When discussing toothbrushing with our patients we find two consistent themes:
Not enough time is spent to adequately clean the teeth: the average adult brushes less than one minute two times a day; and
To try and compensate for this lack of time many people brush too aggressively. This type of brushing is not only ineffective but can destroy both soft and hard tissues. This can result in recession and tooth root abrasion.
We feel strongly that effective, non-destructive toothbrushing is the cornerstone of long-lasting periodontal and dental health.
It is recommended that you use a soft bristle brush. This type of brush, used properly, will clean more effectively with less chance of injury.
We recommend that you start with brushing the chewing surfaces of the teeth. This way you can scrub back and forth in a forceful manner without hitting your gum tissue. We have found that not only does this allow you to adequately clean these surfaces but it also allows you to use us some energy that otherwise would be directed at scrubbing of the gumline.
Following this, turn your attention to the junction of the tooth and gum. Position the brush at a 45 degree angle where your teeth and gums meet. To clean effectively use small circular motions over the area of only one tooth at a time. The normal toothbrush covers 3 teeth but your efforts should be directed to one tooth at a time. Each tooth is addressed one-at-a-time for a period of 3-5 seconds each. In this way it will take, depending on the number of teeth present, from 45-60 seconds to complete one side of each dental arch. This would expand to 3-4 minutes to complete the entire mouth.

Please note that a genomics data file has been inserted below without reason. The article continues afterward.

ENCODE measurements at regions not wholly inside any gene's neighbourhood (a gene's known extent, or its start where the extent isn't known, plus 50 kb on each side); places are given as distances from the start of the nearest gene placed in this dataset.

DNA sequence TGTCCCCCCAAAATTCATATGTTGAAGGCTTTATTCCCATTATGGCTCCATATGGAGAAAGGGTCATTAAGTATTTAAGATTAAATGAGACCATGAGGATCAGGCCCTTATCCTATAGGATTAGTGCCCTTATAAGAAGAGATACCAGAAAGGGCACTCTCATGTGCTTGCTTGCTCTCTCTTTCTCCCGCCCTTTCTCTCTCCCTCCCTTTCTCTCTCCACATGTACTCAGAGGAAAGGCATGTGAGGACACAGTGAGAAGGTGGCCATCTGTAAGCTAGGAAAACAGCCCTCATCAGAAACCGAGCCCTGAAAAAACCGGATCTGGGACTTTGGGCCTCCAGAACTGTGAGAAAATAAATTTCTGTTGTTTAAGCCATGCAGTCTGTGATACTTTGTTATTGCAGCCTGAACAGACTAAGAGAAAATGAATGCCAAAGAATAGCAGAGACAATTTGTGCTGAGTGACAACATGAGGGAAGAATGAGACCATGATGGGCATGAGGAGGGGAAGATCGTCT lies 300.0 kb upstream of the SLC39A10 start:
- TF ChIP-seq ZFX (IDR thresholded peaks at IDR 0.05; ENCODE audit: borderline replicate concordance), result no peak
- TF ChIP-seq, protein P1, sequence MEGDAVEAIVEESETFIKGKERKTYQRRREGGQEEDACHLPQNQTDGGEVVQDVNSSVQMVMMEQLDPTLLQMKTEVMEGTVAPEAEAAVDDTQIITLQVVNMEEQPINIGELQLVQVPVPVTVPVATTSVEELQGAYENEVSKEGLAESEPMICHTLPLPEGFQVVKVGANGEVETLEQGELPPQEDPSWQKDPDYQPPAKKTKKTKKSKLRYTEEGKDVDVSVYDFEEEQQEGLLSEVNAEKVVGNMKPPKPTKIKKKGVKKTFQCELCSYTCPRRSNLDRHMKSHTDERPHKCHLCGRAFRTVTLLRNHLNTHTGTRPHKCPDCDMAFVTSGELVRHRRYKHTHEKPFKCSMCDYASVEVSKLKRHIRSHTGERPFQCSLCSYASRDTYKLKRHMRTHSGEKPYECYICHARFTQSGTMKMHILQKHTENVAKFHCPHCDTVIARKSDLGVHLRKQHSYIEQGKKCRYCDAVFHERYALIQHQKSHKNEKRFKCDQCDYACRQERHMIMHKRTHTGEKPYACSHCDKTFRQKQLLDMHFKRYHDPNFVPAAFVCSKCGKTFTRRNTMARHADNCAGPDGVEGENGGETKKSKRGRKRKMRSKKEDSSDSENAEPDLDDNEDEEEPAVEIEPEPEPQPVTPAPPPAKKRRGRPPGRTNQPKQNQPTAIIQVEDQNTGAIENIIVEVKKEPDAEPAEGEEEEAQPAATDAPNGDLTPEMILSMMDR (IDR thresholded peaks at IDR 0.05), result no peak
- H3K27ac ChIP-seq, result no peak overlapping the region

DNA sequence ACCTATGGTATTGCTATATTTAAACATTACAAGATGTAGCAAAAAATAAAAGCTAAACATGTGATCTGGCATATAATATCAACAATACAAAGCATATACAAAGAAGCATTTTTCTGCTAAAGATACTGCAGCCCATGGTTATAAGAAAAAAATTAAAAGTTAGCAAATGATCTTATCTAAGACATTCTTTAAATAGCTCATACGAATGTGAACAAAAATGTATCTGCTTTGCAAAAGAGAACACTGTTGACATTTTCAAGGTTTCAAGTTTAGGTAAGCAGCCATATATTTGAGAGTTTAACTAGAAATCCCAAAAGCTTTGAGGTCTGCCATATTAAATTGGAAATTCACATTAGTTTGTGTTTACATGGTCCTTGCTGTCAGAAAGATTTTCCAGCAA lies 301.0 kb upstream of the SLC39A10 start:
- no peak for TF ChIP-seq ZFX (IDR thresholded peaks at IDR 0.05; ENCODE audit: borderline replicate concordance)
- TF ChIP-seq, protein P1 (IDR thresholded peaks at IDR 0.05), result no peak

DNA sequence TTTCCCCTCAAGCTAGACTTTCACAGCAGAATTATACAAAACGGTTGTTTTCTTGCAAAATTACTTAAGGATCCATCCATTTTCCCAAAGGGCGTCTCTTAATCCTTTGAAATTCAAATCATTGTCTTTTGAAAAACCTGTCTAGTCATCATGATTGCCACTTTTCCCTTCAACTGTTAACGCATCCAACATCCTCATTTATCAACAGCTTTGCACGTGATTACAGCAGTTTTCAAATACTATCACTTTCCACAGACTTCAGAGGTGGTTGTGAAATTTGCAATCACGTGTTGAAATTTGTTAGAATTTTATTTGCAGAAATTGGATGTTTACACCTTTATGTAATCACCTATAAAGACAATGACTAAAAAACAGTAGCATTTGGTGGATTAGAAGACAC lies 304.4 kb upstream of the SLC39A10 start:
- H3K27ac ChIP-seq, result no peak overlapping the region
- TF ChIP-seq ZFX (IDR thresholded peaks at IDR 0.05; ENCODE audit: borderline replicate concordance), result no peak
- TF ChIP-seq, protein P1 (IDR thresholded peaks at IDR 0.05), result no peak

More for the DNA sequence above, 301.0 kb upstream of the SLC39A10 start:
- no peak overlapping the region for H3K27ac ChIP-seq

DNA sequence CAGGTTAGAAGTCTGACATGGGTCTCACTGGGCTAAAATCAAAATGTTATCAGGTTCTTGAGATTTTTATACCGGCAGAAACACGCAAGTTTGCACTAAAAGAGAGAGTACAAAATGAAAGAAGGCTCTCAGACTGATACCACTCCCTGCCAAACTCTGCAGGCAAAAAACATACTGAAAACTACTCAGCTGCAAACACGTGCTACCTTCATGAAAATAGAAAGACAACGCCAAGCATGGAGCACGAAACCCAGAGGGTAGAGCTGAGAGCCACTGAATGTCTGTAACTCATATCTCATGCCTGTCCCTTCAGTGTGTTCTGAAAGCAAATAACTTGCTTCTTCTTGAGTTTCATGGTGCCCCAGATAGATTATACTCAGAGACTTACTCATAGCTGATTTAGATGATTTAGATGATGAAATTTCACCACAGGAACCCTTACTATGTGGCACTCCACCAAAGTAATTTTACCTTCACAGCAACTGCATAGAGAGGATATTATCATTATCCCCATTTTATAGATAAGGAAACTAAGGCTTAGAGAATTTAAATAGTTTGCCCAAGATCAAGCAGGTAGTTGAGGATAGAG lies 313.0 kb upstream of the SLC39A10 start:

On the inside of the front teeth, both upper and lower, it is more effective to stand the toothbrush straight up and down as it better conforms to the curvature of the dental arch.
This procedure should be repeated a minimum of 3 times per day. For most people, this means upon waking, directly following lunch or returning home, and prior to bed.
The investment of 9-12 minutes each and every day will pay the largest dividend of any oral hygiene time investment.
How to Floss
Periodontal disease usually appears between the teeth where your toothbrush cannot reach. Flossing is a very effective way to remove plaque from those surfaces. However, it is important to develop the proper technique. The following instructions will help you, but remember it takes time and practice.
Start with a piece of floss (waxed is easier) about 18″ long. Lightly wrap most of the floss around the middle finger of one hand. Wrap the rest of the floss around the middle finger of the other hand.
To clean the upper teeth, hold the floss tightly between the thumb and forefinger of each hand. Gently insert the floss tightly between the teeth using a back-and-forth motion. Do not force the floss or try to snap it into place. Bring the floss to the gum line and curve it into a C-shape against one tooth. Then, move the floss in an up-and-down motion (not back-and-forth as this acts to cut the gum tissue) with pressure against the tooth. It is very important not to proceed below the gum tissue very far. It is not your goal to go under the gum until the floss stops, or the gum tissue hurts or bleeds. If you can see the floss just disappear from view under the point of gum tissue between the teeth that is far enough.